Kenneth Ackerman, a Washington lawyer and amateur biographer, has penned Young J. Edgar: Hoover, the Red Scare, and the Assault on Civil Liberties, a book focusing on the experiences of John Edgar Hoover during the Palmer Raids of 1919. Ackerman, who has previously written books about Boss Tweed and James Garfield, largely ignores questions of Hoover’s sexual proclivities in favor of an analysis of his early bureaucratic career in the Justice Department. Hoover played a much larger role in the Palmer Raids than is commonly thought, and the Raids may have played a very significant role in making young John Edgar into the man known as J. Edgar Hoover.
Talk of the Red Scare immediately invokes images of Joseph McCarthy, Alger Hiss, and the Rosenbergs, but the events of the 1950s were in some ways a replay of script written in 1919. In the immediate aftermath of World War I, an anarchist organization attempted a series of bombings against major government officials, including Attorney General Alexander Palmer. These bombings, though ineffective, spurred a long series of raids against suspected anarchists and communists in the United States. These supposed radicals were concentrated in immigrant communities, always a source of concern for Americans. The Palmer Raids, as they came to be known, detained thousands of immigrants (and not a few American citizens), and resulted in the deportation of considerable numbers to the Soviet Union and elsewhere. The raids also helped break up the fractious leftist political community in the United States.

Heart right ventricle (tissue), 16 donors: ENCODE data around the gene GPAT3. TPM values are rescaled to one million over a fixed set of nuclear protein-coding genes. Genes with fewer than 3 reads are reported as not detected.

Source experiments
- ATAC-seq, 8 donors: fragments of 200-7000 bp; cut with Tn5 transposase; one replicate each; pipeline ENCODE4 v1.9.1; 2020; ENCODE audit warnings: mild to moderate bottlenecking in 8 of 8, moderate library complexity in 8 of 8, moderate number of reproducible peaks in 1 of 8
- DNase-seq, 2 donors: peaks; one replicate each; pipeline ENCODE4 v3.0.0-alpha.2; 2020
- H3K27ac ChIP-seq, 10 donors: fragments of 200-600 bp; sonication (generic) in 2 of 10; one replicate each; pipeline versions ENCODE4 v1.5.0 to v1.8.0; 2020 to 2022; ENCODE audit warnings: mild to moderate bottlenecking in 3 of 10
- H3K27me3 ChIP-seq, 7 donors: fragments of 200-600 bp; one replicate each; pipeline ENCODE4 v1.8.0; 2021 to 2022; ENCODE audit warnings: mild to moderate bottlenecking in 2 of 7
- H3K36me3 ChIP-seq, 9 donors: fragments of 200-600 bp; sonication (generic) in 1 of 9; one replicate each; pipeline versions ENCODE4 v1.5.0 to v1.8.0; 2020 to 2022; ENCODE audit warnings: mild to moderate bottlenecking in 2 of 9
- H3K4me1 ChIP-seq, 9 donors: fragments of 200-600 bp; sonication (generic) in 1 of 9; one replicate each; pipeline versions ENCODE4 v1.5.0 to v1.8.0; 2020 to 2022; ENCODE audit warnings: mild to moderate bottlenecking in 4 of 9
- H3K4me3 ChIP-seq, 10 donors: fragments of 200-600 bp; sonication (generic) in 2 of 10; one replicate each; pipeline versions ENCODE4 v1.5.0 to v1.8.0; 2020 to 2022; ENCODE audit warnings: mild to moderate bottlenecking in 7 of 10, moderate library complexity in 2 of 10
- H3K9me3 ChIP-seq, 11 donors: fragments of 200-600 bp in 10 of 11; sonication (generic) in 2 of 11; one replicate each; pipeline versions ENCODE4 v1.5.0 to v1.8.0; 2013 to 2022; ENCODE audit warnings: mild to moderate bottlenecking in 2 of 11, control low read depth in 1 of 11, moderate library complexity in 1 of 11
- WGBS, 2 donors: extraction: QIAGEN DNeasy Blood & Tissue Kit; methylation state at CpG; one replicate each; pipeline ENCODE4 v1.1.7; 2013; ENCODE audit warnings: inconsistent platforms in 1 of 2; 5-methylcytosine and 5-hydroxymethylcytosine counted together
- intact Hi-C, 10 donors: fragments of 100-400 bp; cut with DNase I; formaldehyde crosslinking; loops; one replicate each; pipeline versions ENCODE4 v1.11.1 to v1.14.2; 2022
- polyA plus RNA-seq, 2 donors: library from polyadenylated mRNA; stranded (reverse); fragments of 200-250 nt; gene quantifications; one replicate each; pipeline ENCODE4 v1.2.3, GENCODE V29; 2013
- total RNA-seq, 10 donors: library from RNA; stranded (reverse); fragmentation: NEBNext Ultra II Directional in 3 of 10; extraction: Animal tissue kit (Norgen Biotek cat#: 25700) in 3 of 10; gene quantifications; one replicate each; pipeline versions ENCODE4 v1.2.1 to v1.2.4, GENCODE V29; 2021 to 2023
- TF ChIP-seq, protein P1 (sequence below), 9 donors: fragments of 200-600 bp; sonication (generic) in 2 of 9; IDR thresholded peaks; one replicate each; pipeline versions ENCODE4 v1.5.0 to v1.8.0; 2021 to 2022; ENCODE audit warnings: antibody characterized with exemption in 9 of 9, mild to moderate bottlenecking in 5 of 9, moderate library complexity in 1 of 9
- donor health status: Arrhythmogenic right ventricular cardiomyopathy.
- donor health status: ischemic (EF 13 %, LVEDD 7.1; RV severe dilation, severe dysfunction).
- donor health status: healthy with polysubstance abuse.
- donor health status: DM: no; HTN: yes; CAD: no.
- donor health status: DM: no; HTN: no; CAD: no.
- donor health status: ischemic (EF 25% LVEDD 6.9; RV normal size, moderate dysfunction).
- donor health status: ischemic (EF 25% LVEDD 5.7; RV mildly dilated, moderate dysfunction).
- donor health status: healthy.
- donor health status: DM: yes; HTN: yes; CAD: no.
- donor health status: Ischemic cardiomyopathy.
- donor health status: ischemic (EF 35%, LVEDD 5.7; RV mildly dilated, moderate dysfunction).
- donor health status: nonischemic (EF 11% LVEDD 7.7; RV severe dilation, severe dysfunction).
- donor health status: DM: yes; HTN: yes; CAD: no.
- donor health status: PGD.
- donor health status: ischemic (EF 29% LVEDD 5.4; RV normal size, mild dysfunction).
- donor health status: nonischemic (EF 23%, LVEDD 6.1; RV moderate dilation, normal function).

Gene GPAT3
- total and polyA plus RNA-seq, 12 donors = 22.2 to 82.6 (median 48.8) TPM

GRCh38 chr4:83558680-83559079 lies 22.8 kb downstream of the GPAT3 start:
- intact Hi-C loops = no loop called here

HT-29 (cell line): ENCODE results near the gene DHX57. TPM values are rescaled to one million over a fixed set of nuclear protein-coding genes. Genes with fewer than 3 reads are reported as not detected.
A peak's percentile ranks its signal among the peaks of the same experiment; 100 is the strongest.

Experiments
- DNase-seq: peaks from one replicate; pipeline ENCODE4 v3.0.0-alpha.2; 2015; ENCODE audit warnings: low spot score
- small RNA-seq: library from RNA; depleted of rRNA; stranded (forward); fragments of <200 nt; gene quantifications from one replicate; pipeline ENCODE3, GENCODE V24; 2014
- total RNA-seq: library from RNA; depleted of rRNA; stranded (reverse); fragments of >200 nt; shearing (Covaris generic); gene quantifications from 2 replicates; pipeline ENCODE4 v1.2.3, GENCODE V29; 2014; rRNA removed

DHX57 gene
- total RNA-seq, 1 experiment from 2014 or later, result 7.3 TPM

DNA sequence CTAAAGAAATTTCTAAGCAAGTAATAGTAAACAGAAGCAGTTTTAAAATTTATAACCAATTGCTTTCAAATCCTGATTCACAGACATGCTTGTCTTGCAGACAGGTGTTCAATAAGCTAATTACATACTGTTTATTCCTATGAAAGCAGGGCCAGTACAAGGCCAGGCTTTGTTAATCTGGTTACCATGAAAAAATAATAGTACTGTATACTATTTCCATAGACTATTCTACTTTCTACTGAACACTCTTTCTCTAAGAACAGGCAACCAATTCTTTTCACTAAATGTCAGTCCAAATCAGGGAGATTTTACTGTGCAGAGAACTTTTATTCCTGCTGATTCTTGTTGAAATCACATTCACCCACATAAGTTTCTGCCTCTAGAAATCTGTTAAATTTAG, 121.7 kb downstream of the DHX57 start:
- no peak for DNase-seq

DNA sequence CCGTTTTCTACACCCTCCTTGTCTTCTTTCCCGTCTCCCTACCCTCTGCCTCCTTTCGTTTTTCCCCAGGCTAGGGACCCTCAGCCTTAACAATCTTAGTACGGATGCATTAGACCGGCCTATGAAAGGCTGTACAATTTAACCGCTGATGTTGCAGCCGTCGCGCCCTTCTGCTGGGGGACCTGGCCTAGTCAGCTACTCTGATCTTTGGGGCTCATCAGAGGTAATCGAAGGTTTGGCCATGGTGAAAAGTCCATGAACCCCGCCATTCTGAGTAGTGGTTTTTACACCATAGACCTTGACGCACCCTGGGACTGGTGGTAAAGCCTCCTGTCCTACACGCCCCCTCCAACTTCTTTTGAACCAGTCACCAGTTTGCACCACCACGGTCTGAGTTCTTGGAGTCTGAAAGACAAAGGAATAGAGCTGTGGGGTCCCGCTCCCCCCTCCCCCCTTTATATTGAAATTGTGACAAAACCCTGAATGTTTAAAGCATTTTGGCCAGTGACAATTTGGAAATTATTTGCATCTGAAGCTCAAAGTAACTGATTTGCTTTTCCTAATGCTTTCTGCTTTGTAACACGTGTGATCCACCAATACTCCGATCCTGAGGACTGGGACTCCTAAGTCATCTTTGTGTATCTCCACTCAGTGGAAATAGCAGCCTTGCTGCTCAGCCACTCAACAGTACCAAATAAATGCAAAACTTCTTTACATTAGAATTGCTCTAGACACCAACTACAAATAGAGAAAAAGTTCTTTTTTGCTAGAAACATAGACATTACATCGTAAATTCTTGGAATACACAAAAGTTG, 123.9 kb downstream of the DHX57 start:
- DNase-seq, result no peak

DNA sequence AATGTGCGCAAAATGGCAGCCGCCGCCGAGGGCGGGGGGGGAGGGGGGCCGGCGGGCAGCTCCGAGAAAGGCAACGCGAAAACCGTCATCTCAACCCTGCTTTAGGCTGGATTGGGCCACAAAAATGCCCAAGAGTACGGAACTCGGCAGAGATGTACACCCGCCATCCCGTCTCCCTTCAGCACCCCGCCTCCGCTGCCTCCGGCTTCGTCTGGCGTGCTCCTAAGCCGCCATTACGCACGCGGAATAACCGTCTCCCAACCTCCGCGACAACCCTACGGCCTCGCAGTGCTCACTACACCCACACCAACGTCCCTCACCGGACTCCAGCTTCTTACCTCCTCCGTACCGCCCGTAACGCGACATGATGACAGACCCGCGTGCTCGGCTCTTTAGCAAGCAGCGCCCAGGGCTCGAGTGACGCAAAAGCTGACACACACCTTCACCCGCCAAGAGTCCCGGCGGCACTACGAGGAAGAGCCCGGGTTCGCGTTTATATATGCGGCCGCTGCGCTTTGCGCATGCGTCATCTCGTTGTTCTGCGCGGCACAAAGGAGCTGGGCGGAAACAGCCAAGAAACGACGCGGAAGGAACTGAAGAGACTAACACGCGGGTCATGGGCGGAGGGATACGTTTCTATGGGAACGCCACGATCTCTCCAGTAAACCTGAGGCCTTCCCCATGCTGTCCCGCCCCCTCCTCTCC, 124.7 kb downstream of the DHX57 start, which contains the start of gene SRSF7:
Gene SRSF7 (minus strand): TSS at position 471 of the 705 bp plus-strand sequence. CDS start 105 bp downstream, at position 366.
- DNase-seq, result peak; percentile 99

I’m of two minds about the Palmer Raids and the First Red Scare. It’s unassailably true that the Raids involved the brutal violation of the civil rights of thousands of Americans and many thousands of immigrants. Fears of communism were used to attack labor organizations, groups that argued for racial equality, and pacifists protesting US involvement in World War I and the Russian Civil War. On the other hand, several groups associated with the radical left did indeed advocate the violent overthrow of the United States government. That’s fine and well as a debating position, but in the context of social disruption at the end of World War I, the Russian Revolution, and various disturbances in Europe, it can hardly be surprising that such rhetoric encountered pushback. Moreover, some leftist groups went well beyond verbal advocacy of revolution, and engaged in terrorist attacks against government officials and public spaces.